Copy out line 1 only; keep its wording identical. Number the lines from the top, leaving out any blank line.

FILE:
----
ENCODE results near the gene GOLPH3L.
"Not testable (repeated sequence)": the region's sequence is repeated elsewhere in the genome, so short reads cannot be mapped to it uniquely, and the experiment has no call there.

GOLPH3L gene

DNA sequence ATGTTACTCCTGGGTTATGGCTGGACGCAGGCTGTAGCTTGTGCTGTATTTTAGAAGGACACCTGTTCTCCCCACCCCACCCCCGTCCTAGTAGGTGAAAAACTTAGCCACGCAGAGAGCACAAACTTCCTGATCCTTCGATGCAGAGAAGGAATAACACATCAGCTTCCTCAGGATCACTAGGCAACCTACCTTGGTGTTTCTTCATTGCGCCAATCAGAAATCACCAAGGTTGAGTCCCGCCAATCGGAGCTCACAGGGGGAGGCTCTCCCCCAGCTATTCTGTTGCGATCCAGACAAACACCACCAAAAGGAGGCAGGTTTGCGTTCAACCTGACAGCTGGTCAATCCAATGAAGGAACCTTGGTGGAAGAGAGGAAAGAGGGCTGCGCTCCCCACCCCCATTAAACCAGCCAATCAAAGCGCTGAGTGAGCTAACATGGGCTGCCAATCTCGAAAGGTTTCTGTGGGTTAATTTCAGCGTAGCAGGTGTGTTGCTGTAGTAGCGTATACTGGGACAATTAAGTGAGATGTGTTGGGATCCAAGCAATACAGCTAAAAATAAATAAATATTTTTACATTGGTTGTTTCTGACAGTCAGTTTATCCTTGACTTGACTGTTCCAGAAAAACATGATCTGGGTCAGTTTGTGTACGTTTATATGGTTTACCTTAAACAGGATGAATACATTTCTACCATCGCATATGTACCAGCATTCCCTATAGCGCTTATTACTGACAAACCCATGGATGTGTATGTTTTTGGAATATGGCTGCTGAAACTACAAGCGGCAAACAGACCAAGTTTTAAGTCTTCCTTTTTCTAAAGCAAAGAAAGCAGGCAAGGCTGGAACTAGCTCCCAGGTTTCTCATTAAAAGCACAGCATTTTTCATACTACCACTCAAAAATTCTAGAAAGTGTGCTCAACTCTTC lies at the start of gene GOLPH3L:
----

ENCODE results near the gene GOLPH3L.